More to follow about some additional day trips to San Antonio, San Marcos and Wimberley, and our soon to come voyage into Austin.... all within a 30 minute drive.  But now I am off to play Open Mic at the Phoenix Saloon... here is to hoping it is not tomato season!

Monday, March 9, 2020

Verse 6 - The Big Move to Apalachicola

This post is a continuation of The Bowery Station Story.

Well this verse should really be titled "The move to St. George Island, but good luck finding a long term rental on the Island, so why don't you get to know Apalach... and ultimately discover.... what's missing there!" But that is a long title for a Verse.. or Chapter or what have you.

So, after over a decade in the Keys, and with the reality of how time passes by so quickly, we were growing anxious for some more adventure.  While the weather and water of the Island chain of the American Caribbean can not be beat... we had this growing anxiety to do more with our lives as the sands of the hourglass of life were quickly showing more on the bottom half...along with our own growing bottom halves...or expanding guts...etc.

Lisa had a unique opportunity.  As a teacher who had worked for more than 10 years in Monroe County, she could leave her job for a year and be guaranteed a job upon return to the Keys.  Kind of like a sabbatical, but without pay.  After having left my job at the Office of the State Attorney on 12/12/12 (at 12:12PM) TRUE! ...and vowing never to work for the man again, I had found myself evolved into the tech world of the new concept of the cloud, and in most cases I could work from anywhere... for the most part.  So together we thought we could take off and travel for a year.  Yeah, just like when we moved back from Europe...right?  There it was, that old "travel for a year" concept again.

We thought St. George Island might be a good place to kind of hunker down on as a base station, and from there enjoy easy trips and exploration of the South East United States and beyond.  So we made a few exploratory trips and quickly found that it was very difficult to find a long term rental on SGI.  I remember speaking with Patrick and Jessica Sparks, who were at the time managing Eddie Teaches, a bar on SGI.  I remember handing Pat my card, suggesting if he heard of a rental to call me.  Looking back on it, I can only imagine what was going through his head as he was looking at these newbie Island wannabees... "Sure buddy, good luck with that!"

Soon however, we found a unique small houseboat in Apalach in a low key marina next to Up the Creek.  We had moved what few belongings we had to a storage bay in Eastpoint and settled in to do nothing.  Well, as it turns out, that is exactly what we did... for a short while.  It was nice at first... nothing to do, watching the backside of a sunset over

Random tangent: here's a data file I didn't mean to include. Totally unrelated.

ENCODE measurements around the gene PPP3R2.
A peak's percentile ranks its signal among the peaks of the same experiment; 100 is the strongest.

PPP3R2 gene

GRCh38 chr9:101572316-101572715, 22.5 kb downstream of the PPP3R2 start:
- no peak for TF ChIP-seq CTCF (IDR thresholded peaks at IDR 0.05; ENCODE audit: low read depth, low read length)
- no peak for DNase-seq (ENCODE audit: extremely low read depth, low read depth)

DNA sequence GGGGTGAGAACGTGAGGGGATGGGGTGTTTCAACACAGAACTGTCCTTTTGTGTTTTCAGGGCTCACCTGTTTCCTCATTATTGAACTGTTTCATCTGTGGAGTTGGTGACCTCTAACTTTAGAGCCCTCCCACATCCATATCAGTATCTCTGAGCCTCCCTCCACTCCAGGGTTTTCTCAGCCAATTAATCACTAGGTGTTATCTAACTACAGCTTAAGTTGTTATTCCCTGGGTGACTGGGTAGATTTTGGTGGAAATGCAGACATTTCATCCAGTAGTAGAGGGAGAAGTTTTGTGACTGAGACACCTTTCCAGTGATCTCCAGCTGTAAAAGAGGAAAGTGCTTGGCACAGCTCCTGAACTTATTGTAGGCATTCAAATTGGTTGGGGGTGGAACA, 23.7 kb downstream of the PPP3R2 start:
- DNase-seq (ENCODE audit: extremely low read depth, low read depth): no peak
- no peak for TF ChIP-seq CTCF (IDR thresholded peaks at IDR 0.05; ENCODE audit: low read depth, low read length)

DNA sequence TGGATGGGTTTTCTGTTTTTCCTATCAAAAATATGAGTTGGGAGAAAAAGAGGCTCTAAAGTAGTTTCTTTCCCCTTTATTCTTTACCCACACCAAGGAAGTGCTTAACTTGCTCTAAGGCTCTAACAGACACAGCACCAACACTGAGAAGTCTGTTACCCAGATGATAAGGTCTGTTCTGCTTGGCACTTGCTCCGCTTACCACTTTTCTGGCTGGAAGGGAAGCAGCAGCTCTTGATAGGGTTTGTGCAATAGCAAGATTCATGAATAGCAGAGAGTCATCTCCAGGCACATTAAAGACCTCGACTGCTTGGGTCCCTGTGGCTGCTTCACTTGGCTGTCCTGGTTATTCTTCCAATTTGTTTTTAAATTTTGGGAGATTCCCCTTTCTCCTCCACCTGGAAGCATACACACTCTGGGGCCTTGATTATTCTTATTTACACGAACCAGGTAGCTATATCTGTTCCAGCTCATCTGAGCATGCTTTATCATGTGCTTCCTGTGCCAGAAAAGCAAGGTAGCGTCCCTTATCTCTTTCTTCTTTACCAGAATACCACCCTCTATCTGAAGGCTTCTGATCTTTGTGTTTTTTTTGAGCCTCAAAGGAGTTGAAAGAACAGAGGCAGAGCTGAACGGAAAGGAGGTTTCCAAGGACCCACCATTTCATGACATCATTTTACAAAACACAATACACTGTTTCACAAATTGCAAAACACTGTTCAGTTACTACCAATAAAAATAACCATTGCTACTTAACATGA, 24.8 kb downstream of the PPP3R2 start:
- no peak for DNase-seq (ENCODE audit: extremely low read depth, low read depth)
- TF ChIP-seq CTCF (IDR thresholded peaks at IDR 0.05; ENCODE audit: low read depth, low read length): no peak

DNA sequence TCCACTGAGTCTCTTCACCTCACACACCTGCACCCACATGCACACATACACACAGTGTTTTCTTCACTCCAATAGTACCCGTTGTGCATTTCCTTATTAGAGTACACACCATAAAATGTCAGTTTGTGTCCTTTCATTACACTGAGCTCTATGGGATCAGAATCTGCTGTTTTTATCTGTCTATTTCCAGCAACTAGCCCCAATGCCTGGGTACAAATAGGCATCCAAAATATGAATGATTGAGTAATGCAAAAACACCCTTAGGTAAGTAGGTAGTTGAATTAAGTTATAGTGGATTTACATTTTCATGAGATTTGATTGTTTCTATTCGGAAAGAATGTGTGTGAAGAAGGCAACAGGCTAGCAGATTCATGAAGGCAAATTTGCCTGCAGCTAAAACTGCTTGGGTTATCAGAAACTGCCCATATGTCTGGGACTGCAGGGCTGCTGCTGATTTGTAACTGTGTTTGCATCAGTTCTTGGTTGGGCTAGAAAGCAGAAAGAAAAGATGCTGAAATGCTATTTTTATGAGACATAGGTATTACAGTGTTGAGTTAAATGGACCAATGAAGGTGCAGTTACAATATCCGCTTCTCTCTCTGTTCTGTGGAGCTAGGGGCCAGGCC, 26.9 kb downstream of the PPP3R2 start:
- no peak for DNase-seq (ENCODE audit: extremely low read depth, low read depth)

the river, fishing from our back porch, and biking and walking around this sleepy little hamlet that was Apalachicola in 2013.

There were a few bars, but nothing that really could match what we had become accustomed to in the Keys, and previously in Vermont.  We had run a lot of businesses in our day, and most of them were inspired by when we personally felt there was a need for something that did not currently exist.... and as we wondered around town, our yearning was clearly for a casual bar ...with some good live music.

We would ponder aloud... man this place would be awesome if there was a Schooner Wharf, or Green Parrot, or Nectar's!  Days turned to weeks, and we continually found ourselves wondering by a small building on the corner of Avenue F and Water St.  It was a portion of the historic Wefing's Marine building and had a For Rent sign in the window.  Way in the back was a patio, and an over grown lot with junk and debris piled high.  We began to envision perhaps a Tiki hut in the lot, maybe a singer/songwriter on a small stage... hey yeah, that'd be cool.  That would be real cool... this place needed something like that....yeah, that's the ticket.....

Stay tuned as The Bowery Station Story unfolds in it's next episode...As Boredom sets in...a void begs to be filled with BS!?

Sunday, March 8, 2020

South San Padre Island... quick in and out!

Well... that's what she said! So we had to see the southernmost point in Texas, and rolled into South San Padre Island.  High rise condos on a marginal beach, almost didn't even stay for the night after watching a horrific cowboy doing pretty much karaoke posing as live music.  To his credit he sangwell, but for goodness sake kill the back up electronics.  But there was redemption as we strolled to the bayside and found a bar called Longboards on the water, the center of a nice hub of bayside bars and restaurants. 
The view was nice, the food was great, prices fair, great Margaritas, and to our enjoyment, the band, the Emelio Trio was awesome.  A great mix of Texas, Mexican, a little cajun, and old Beatles and all very talented musicians, and a way talented drummer with great feel!
After the show we were treated to a very dynamic drag show.... almost felt like back in the Key West days...almost.  Regardless, we rolled out to the hill country.  Stay tuned.